Thursday, September 21, 2023
Thursday, September 21, 2023

The most unsettling moment of Trump’s counterprogramming interview

by admin
The most unsettling moment of Trump’s counterprogramming interview

As a matter of political strategy, Donald Trump’s latest interview with Tucker Carlson made sense. The former president knew that his rivals for the Republican nomination would be participating in a nationally televised primary debate, and he also knew that he had no intention of joining them on the stage.

By arranging for an online interview with the former Fox News host, Trump and his team figured they could distract attention away from the other GOP candidates, while giving the former president a platform of his own. It was an example of Counterprogramming 101.

But as NBC News’ report on the 46-minute episode noted, Carlson’s interview with the Republican frontrunner did get a little weird.

Donald Trump’s attempt to dominate the Republican presidential debate from afar Wednesday night veered into dark and occasionally bizarre territory as he mused with commentator Tucker Carlson about potential civil war, the manner of convicted sex offender Jeffrey Epstein’s death in prison and whether he’s concerned about potential assassination attempts.

The good thing about the show was that the two covered quite a bit of ground. The bad thing was that the result was an episode that offered more heat than light.

Viewers learned about Trump’s thoughts on household water pressure. And the Panama Canal. And the seven wonders of the world (though the Republican struggled to remember whether the total was seven or nine). And mosquito-related deaths. And the fact that it’s a secret why he calls former Gov. Asa Hutchinson “Ada.”

All of this, of course, came amidst predictable nonsense about the Jan. 6 attack, his many criminal indictments, his 2020 defeat, and his contempt for President Joe Biden.

But arguably the most notable exchange related to political violence. From a Vox report on the interview:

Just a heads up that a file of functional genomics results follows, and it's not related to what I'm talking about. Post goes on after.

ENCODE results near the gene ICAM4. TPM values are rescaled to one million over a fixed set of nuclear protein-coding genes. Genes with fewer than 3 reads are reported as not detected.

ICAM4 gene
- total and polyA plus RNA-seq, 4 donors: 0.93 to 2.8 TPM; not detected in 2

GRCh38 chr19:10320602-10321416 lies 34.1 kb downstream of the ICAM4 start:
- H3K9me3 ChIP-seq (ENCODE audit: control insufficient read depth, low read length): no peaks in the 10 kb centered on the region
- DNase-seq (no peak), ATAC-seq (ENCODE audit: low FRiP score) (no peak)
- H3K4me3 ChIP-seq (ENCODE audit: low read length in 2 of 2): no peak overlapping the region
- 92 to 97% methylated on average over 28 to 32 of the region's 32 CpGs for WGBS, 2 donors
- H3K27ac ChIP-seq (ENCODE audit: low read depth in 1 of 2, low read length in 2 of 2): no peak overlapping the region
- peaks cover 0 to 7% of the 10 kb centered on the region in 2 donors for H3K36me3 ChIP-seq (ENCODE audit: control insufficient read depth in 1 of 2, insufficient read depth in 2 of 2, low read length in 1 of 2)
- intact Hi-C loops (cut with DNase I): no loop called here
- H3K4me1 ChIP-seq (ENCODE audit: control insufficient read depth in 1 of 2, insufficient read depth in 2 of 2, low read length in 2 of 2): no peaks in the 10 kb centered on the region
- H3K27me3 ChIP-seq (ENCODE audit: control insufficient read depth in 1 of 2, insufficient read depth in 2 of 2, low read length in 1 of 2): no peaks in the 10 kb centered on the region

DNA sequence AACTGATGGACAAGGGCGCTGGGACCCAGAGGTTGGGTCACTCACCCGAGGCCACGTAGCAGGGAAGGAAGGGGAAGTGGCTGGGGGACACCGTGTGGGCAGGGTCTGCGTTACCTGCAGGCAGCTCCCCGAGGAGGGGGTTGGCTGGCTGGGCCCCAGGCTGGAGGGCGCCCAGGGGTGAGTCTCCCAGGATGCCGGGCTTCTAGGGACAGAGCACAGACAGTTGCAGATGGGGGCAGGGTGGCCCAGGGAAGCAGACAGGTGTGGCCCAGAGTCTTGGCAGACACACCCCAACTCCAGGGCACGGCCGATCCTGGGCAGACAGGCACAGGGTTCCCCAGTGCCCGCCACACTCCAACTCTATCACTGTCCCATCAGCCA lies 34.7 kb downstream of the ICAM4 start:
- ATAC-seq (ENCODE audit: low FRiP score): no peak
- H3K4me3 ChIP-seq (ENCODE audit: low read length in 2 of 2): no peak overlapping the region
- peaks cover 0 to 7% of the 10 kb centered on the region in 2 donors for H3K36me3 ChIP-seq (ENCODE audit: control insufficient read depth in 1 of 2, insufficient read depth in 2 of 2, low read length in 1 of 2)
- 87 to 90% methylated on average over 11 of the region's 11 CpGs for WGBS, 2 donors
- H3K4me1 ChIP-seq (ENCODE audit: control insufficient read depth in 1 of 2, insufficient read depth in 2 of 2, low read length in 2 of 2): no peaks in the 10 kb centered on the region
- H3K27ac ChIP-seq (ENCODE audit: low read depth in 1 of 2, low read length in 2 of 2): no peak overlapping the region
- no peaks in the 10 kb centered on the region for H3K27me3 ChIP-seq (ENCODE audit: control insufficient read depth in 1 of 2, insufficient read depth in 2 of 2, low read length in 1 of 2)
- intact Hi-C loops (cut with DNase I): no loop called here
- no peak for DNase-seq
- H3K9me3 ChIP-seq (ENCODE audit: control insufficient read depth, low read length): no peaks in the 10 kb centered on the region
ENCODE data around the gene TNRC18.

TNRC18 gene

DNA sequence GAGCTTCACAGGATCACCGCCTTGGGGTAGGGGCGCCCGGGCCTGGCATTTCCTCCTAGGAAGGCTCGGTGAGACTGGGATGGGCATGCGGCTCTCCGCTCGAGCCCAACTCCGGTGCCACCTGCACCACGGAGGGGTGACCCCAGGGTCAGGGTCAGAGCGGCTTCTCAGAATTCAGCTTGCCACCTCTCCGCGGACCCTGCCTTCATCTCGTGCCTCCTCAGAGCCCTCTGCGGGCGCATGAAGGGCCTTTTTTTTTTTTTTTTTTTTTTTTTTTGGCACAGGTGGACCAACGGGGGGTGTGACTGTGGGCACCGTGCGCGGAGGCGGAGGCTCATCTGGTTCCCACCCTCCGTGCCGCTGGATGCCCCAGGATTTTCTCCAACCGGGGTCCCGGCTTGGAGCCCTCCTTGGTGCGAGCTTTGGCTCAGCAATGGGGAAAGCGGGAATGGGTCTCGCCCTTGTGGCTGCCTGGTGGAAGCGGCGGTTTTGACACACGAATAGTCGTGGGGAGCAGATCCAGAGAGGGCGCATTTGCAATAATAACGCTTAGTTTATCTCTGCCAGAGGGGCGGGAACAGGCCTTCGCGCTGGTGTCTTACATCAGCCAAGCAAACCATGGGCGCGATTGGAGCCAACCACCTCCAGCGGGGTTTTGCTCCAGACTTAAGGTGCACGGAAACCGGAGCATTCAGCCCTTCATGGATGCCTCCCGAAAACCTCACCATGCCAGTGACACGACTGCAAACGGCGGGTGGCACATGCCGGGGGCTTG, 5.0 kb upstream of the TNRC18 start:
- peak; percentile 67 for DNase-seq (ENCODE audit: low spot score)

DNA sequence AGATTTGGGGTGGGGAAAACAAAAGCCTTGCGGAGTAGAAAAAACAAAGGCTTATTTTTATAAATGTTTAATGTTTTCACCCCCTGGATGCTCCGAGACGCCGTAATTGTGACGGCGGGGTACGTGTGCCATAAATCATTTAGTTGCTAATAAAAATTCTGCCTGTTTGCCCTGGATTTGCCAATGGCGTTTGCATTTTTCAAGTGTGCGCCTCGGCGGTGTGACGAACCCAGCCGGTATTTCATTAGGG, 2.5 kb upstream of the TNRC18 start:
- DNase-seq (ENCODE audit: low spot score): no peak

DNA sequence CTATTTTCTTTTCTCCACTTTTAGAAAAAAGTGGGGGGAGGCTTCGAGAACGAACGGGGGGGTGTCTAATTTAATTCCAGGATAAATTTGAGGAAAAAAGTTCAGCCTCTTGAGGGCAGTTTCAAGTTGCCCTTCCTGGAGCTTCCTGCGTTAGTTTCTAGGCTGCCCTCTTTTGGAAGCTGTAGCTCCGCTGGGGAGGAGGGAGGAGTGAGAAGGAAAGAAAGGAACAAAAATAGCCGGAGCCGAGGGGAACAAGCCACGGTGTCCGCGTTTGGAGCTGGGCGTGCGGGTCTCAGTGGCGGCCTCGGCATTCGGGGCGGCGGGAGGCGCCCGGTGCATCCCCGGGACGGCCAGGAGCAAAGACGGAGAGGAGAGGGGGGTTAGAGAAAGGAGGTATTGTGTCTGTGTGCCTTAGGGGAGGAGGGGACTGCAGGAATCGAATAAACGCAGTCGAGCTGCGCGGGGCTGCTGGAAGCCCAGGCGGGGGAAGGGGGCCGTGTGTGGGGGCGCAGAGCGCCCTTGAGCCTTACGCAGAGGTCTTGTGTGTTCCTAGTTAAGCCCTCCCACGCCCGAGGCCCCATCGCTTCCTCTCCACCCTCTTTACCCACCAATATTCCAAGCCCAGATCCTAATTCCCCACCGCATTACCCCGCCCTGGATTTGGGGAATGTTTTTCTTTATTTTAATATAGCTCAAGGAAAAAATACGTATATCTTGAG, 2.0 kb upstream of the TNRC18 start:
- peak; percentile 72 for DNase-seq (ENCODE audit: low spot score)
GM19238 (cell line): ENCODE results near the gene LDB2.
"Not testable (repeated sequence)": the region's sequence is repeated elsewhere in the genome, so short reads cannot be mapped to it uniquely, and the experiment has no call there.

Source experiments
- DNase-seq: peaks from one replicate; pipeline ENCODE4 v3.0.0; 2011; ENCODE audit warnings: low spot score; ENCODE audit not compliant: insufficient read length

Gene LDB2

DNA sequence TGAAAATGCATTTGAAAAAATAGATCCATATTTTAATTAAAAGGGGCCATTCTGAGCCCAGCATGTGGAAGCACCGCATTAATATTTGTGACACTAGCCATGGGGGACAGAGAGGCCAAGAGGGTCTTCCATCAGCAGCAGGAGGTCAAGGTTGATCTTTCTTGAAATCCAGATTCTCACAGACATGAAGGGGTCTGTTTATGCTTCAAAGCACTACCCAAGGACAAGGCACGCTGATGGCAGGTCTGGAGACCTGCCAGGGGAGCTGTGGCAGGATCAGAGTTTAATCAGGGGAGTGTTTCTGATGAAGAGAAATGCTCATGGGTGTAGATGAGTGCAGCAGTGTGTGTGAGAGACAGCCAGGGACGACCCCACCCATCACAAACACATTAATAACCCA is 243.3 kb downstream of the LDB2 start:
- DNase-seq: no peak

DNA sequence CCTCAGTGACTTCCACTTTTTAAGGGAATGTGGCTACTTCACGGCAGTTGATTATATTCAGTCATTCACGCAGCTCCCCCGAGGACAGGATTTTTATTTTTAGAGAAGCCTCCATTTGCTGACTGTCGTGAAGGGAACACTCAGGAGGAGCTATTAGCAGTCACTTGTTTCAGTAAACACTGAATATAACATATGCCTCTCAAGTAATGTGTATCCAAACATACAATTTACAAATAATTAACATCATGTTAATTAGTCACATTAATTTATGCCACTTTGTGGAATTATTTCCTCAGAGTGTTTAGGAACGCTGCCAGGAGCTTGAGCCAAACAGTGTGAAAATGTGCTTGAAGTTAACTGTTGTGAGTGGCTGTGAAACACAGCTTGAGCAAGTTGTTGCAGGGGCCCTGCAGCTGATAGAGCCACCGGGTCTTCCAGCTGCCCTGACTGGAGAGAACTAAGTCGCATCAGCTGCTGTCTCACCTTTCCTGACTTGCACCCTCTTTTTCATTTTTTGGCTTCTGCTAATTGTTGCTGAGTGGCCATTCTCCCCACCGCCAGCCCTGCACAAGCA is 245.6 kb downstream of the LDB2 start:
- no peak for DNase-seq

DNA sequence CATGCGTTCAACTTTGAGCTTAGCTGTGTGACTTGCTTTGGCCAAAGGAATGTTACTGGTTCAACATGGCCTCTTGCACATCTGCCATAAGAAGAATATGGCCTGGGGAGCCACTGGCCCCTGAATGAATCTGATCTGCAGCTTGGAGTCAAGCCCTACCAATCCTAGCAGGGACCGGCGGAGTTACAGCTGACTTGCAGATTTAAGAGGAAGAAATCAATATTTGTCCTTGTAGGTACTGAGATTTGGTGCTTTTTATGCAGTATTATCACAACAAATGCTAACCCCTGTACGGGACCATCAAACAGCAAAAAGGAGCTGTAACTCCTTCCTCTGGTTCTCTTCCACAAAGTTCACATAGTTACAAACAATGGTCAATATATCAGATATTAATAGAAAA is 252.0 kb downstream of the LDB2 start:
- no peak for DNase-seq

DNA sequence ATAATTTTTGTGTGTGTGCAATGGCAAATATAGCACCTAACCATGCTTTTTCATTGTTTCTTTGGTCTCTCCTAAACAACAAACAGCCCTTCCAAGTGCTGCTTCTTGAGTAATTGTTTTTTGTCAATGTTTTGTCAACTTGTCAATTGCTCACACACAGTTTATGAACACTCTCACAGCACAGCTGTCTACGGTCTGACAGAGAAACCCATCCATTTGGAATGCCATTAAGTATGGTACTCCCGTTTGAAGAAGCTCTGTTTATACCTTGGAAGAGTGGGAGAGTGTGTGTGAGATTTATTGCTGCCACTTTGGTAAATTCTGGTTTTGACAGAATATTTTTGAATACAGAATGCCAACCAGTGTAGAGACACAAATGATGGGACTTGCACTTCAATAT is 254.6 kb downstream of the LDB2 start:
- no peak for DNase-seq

Carlson, the disgraced former Fox News host, asked Trump twice whether he believed America might be heading toward a “civil war” or “open conflict.” In response, the former president suggested that such violence was within the realm of possibility. “There’s a level of passion I’ve never seen, there’s a level of hatred I’ve never seen. And that’s probably a bad combination,” Trump told Carlson.

A related Washington Post report helped shine a light on the larger pattern of Trump’s rhetoric on the subject:

Trump, the polling leader for the Republican nomination, has repeatedly declined to condemn or rule out political violence. As a candidate, in 2015 and 2016, he encouraged rallygoers to rough up hecklers and protesters. As president, in 2017, he defended white nationalist marchers in Charlottesville, one of whom killed a counterprotester, saying there were “very fine people on both sides.” In a 2020 presidential debate, he told the Proud Boys violent extremist group to “stand back and stand by.” And on Jan. 6, 2021, and ever since, he has praised his supporters who attacked police and broke into the U.S. Capitol in an attempt to overturn the 2020 election.

To be sure, Trump’s assessments of political “passions” and “hatreds” have been wrong before. The former president invested quite a bit of effort, for example, predicting that his indictments might lead to civil unrest. At least so far, that hasn’t come close to happening.

But as Vox’s report added, “The idea that the United States is careening toward civil conflict is a central animating idea among violent far-right extremists. Trump indulging such dark speculation, given his influence on the American right, runs the risk of even further mainstreaming their ideas.”

Steve Benen

Steve Benen is a producer for “The Rachel Maddow Show,” the editor of MaddowBlog and an MSNBC political contributor. He’s also the bestselling author of “The Impostors: How Republicans Quit Governing and Seized American Politics.”

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